Estate Litigation

An Open Legacy

A loved one’s death is a painful time and may not always offer a final resolution. Open questions and ambiguities relating to the deceased’s intentions due to lack of proper estate planning can potentially pave a legacy with conflict. Failure to properly administer an estate can also create ongoing disputes during an emotionally challenging period. This could occur if the personal representative or trustee is not properly following the wishes set out in the deceased’s last will and testament.

Our Calgary estate lawyers have extensive experience advising and representing trustees, executors, personal representatives, dependants, spouses, family members, adult interdependent partners, attorneys, guardians, beneficiaries, and other claimants in disputes involving estates. While we are based in Calgary, our estate litigation lawyers can deal with disputes anywhere in Alberta and across western Canada.

Our approach to estate litigation combines personal empathy with a pragmatic resolve to deliver the best outcome for our clients. Estate disputes generally involve family and close personal relationships. This kind of conflict can be costly, both emotionally and financially. Our estate litigation lawyers work closely with our clients to understand the relationships between beneficiaries as well as their relationship to the deceased. Beyond these important interpersonal components, our focus remains on navigating the estate dispute and choosing the best strategy to deliver a positive outcome. Accordingly, we aim to respect the intentions of the deceased while leveraging the many common law and statutory legal tools at our disposal.

The main categories of legal claims involving estates include:

Challenging Wills

In order for a will to be valid in Alberta, it must meet strict formal requirements. Estate disputes often focus on determining the intentions of the deceased as evidenced by their wills. Challenges to a will are generally established by arguing that the deceased either did not have capacity to make the will or that a third party exerted an undue influence on them.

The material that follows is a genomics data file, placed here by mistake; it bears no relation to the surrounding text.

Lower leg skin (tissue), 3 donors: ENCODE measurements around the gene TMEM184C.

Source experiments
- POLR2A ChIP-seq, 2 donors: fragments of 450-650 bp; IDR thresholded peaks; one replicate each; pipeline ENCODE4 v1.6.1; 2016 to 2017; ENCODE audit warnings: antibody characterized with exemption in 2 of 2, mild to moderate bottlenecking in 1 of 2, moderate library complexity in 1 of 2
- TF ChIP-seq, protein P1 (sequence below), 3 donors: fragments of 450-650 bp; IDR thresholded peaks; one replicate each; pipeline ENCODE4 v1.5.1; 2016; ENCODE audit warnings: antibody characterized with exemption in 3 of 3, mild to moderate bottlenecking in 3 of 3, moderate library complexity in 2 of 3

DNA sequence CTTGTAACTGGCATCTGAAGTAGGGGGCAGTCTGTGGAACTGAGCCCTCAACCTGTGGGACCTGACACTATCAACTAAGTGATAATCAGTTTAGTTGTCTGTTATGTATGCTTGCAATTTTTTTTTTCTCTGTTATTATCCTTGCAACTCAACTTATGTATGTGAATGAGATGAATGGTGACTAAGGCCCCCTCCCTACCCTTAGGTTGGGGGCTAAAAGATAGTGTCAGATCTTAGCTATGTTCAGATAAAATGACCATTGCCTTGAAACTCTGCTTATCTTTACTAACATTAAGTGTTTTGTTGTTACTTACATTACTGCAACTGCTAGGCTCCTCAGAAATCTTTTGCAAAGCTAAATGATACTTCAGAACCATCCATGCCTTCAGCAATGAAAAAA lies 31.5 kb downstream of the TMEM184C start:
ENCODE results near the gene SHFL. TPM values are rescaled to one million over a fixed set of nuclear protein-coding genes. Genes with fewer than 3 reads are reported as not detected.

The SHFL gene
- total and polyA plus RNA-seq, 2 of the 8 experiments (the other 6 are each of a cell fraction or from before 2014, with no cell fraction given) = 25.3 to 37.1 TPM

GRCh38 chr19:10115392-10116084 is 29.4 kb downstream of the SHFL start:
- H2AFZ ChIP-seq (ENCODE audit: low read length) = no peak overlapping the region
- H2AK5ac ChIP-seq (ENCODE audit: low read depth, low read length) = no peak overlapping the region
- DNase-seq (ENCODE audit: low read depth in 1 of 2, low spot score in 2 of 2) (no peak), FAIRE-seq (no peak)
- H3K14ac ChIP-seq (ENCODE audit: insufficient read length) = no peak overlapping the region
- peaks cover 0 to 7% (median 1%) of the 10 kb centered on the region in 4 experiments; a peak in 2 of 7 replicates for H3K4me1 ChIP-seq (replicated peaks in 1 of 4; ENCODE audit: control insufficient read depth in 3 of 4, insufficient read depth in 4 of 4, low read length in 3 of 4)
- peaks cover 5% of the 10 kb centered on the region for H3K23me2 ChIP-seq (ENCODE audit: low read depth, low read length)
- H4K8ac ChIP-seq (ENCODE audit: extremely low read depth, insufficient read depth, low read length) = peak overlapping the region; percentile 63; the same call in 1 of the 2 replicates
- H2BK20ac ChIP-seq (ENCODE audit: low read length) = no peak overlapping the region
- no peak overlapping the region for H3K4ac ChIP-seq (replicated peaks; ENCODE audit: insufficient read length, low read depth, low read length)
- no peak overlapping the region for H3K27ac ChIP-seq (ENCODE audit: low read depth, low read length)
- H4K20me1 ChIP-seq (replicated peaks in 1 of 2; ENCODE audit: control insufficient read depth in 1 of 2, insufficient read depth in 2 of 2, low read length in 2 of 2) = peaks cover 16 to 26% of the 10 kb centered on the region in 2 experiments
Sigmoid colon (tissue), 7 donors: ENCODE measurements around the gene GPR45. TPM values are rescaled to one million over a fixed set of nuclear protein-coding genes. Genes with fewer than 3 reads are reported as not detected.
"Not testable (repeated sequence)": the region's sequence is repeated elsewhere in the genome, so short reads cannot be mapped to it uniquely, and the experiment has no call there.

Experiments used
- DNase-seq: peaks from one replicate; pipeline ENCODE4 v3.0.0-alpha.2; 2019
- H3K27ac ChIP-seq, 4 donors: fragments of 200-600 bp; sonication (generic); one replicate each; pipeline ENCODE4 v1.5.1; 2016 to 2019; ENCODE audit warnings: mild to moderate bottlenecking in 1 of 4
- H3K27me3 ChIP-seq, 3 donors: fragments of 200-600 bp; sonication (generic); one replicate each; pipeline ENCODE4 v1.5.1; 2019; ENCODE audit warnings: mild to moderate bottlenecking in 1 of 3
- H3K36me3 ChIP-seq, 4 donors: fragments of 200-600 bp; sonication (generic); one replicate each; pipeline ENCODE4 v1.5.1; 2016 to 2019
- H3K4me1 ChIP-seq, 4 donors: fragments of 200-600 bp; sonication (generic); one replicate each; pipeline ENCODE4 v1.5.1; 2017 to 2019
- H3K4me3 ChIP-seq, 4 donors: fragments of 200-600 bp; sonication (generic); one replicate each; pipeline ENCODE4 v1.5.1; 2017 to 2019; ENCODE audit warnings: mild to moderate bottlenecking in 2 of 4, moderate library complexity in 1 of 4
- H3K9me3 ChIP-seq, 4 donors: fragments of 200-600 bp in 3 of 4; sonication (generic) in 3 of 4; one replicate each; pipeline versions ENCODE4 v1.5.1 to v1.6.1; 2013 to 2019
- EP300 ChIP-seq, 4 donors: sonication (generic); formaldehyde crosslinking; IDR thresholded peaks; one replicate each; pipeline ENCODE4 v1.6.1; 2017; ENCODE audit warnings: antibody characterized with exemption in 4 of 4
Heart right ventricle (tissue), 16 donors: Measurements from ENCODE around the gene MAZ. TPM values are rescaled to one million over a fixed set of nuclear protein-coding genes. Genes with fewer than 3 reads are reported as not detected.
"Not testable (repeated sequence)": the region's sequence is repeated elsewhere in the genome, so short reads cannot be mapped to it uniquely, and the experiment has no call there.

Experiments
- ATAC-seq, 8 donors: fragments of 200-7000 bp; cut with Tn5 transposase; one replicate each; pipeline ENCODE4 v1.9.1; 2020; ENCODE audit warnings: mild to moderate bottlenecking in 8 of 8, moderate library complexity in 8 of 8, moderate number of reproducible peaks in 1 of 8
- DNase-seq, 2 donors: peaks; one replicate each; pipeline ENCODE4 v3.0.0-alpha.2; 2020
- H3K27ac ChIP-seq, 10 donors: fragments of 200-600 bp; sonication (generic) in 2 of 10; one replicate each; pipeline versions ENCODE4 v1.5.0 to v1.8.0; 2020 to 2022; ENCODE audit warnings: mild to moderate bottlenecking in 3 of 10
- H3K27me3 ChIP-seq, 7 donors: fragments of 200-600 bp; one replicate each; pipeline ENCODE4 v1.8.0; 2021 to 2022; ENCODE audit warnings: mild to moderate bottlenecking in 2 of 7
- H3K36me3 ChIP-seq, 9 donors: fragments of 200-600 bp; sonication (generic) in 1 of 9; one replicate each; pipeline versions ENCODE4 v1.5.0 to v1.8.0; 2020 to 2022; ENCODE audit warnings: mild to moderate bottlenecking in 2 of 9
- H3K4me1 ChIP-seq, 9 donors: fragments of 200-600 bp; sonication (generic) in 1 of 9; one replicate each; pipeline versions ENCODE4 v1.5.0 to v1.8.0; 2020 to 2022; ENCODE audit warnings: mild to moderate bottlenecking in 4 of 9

Claims by Dependants

If a family member has not been fairly provided for within a deceased’s estate, they may be eligible to bring a claim under the Wills and Succession Act. Our estate litigation lawyers act for all sides in these disputes, including executors, beneficiaries and claimants.

Guardianship and Trusteeship Disputes

Some disputes emerge prior to an individual’s death. This includes the control and disposition of assets belonging to elderly individuals who are no longer competent to look after their own affairs. Other disputes relate to the financial and personal affairs of disabled adults. Of particular concern are disabled minor children of a deceased who are nearing the age of majority.

Rule of Convenience

Agreeing to take on the role of personal representative (aka an executor) of an estate can be a big decision and in many circumstances, one that should not be taken lightly. This is particularly so as a personal representative has many legal responsibilities with respect to the estate he or she administers.

When a Will Does Not Represent Free Will: the Kozak Estate Case and the Law of Undue Influence

What happens when a Will appears not to be the expression of the testator’s own free will, but instead, the will of another? The Alberta Court of Queen’s Bench in Kozak Estate (Re), 2018 ABQB 185 recently explored just such an issue.

The Issue of “Issue”: Construction of Wills When Parentage is Contested

It is common for testators to make gifts to their “children”, “descendants” or “issue”, such as a “gift of the residue of my estate to my issue per stirpes.” Because biological lineage is, it would seem, the criterion for entitlement to such gifts, beneficiaries under a will can try to increase their share of the gift by proving that other beneficiaries, such as their siblings, are in fact not biologically related to the testator and are thus not properly members of the class of beneficiaries.

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